Forest Gump: This is one of my favorite movies of all time. Most certainly in the top 25. It has everything you could want in a romantic film — a love that’s sparked from childhood that drives a character in everything he does through some of the most incredible experiences any man could have. There is nothing wrong with this movie. It’s simply flawless, and Forest’s innocence and love of someone who, on the surface, is beyond broken after so much tragedy befalls her, is touching. We all could learn to love like he does. It’s a wonderful movie, and a great choice for Valentine’s Day.

Slumdog Millionaire: I hadn’t seen this film when it won best picture. I’m always skeptical of films that become critic’s darlings and run away with all the trophies. This is not one of the best films I’ve ever seen, but it’s a fantastic date movie. It’s got a nice romantic plot with another character who endures incredibly terrible things all the while trying to find a long-lost love. I think it’s true that distance makes the heart grow fonder. Love isn’t worth having if it’s not worth fighting for.

Happy Valentine’s Day!

High Tension

Students Marie (Cécile de France) and Alex (Maïwenn Le Besco) have no idea of the horrors that await them when they head off to a remote country home to study for their upcoming exams and a psychopathic stranger attacks, tying up Alex and taking her away. It’s up to Marie to save her friend — but first, she must figure out what’s really going on. Philippe Nahon co-stars in this twisty-turny tale of terror.

Rating: 7 out of 10

This is a movie for horror fans. I’m a pretty big horror fan, but this was too violent for me at times and it has an ending, which I won’t give away, that is a bit disappointing.But that doesn’t mean this isn’t a fun, leave-you-on-the-edge-of-your-seat horror movie that was shot with a great eye for suspense and terror. There are huge sequences of this film that are riveting that involve characters who compel you to care for them while they are tracked down by one of the most fiendish and evil bad guys that have come across the horror scene in a long time.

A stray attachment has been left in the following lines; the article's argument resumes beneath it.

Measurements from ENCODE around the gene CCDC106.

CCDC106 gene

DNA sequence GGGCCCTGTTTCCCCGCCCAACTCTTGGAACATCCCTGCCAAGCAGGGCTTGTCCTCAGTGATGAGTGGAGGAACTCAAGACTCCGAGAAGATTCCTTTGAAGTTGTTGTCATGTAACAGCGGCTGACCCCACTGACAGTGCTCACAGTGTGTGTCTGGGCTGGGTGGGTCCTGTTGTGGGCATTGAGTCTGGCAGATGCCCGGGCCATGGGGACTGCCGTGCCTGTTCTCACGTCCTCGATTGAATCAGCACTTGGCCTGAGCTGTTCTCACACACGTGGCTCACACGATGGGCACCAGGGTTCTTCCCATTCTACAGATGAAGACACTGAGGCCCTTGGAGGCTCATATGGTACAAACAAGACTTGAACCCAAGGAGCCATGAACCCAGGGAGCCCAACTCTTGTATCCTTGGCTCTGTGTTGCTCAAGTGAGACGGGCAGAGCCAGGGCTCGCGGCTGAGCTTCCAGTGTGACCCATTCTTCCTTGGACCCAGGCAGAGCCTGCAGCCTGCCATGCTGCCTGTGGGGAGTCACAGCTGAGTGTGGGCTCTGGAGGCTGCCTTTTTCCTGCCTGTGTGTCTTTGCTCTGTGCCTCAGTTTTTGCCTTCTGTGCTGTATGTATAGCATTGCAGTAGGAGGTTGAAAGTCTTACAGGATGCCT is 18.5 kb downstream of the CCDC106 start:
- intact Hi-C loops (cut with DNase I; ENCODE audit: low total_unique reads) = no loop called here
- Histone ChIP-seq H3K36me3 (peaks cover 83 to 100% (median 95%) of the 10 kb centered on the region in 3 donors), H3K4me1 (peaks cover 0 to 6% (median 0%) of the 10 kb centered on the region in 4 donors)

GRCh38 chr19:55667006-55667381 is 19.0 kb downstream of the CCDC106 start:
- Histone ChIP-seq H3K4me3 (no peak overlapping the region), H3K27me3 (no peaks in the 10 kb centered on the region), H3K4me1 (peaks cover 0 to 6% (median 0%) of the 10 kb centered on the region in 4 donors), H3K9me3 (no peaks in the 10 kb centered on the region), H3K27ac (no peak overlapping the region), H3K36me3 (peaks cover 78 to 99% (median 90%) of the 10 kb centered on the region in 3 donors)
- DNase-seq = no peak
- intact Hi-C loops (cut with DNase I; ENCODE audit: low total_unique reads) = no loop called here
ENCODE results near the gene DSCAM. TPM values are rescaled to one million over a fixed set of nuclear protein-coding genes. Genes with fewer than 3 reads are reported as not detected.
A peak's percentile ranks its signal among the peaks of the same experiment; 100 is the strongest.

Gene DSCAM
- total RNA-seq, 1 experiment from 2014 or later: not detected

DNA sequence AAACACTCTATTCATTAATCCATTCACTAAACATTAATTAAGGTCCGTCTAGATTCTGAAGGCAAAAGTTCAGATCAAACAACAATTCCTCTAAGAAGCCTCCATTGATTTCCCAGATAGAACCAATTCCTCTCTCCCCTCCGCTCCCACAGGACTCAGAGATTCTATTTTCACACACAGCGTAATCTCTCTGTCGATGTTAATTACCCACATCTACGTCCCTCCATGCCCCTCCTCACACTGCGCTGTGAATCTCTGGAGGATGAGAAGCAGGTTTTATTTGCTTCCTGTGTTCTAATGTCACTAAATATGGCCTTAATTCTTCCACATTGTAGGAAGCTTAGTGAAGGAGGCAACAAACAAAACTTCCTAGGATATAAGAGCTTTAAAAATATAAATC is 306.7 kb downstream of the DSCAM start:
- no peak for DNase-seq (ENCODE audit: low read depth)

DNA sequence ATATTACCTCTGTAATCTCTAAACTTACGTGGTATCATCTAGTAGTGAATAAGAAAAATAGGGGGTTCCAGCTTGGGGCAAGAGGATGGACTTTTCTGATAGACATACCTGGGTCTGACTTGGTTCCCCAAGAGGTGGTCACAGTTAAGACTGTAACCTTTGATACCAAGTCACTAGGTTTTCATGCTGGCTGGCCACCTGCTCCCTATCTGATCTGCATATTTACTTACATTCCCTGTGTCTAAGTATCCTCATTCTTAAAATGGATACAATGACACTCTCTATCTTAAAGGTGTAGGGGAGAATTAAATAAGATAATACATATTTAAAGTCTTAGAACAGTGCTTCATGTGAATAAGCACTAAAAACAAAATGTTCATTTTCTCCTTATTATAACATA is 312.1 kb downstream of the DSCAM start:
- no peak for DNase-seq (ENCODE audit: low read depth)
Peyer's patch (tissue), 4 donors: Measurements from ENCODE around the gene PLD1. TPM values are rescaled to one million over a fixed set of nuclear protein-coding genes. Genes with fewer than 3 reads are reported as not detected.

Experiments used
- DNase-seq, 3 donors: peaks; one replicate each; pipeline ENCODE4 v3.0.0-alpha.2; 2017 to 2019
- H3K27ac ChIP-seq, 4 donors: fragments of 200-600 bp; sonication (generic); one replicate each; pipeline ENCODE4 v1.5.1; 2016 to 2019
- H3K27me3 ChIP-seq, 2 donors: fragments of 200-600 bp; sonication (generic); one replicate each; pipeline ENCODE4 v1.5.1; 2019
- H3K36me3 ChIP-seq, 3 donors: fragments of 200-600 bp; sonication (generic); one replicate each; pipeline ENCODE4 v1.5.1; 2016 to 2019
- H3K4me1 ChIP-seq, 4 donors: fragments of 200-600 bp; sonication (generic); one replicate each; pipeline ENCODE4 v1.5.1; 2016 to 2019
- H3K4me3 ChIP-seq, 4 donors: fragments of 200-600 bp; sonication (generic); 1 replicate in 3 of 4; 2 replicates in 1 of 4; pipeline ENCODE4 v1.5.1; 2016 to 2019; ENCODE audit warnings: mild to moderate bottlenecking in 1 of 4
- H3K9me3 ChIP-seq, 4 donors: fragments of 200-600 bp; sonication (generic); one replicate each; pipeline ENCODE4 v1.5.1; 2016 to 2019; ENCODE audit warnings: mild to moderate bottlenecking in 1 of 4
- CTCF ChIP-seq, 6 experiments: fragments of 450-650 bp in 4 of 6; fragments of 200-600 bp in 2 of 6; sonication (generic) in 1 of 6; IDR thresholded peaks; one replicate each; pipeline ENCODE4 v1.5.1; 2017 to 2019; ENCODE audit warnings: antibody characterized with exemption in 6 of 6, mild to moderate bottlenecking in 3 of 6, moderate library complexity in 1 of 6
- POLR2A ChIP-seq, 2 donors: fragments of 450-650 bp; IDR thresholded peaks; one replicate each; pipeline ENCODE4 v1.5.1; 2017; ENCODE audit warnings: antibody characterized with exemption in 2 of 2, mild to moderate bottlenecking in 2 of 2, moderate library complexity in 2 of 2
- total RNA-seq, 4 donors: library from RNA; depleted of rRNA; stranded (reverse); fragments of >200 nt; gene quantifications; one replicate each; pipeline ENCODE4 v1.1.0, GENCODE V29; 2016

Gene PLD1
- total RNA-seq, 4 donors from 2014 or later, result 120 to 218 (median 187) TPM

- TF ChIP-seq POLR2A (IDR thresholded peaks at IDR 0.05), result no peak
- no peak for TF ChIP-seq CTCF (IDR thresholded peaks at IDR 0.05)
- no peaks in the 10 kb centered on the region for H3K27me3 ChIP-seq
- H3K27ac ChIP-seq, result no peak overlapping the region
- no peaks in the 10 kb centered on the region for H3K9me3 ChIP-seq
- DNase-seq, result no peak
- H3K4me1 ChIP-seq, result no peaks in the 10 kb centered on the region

The gore factor comes in thanks to Giannetto De Rossi, who among horror fans is a class makeup artist. He’s got ties to more than 50 movies, most of which are horror flicks. I mention this because horror fans love the stuff. I’m not a fan of gore. I mean, it has its place, of course. But is gore scary? I find suspense far more scary. I was most scared when the killer is slowly going from room to room in the opening of the film, hunting down family members. The killing was just more gross, not really scary. Give me “Halloween” over “Bad Taste” any day. But I guess this is an argument among horror fans.

High Suspense is a solid horror flick. It’s not for everyone, but I enjoyed it. If you’re squeamish, I’d skip this one.

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Students Marie (Cécile de France) and Alex (Maïwenn Le Besco) have no idea of the horrors that await them when they head off to a remote country home to study for their upcoming exams and a psychopathic stranger attacks, tying up Alex and taking her away. It’s up to Marie to save her friend — but first, she must figure out what’s really going on. Philippe Nahon co-stars in this twisty-turny tale of terror.

A Town Called Panic

Tag along for the small-town adventures of plastic toys Cowboy, Indian and Horse when they buy 50 million bricks, setting into motion a crazy chain of events at their rambling rural home. Now trekking across distant lands, they end up in another world pludged under water in this film based on the Belgian television series of the same name.

Rating: 8 out of 10

I’m sure you’re like me in at least one way — you’re not watching a lot of Belgian television.

But you don’t have to speak French or be a film addict to appreciate this film, which has charm and character much larger than the toy figurines that inhabit this film’s world.

We see the world through the eyes of Horse, Indian and Cowboy, three best friends who live in a house in a quirky village. It’s Horse’s birthday, and by mistake, Indian and Cowboy order 50 million bricks instead of the 50 they needed to build a barbecue they were going to give him as a present. In order to hide the bricks, they stack the them in a giant pile on top of the house, ultimately destroying it and sending the threesome on a creative adventure through the ocean and other worlds all while surrounded by funny characters and bizarre situations.

The stop-motion animation is by no means as smooth and slick as “Wallace and Grommet.” Think more along the lines of 1950s “The Gumby Show.” But what it lacks in sleek looks it makes up for in bright, humorous writing. I suggest this for fans of animation. Others might be put off by the odd, sometimes shrill, French voiceover work and what some would consider shoddy animation.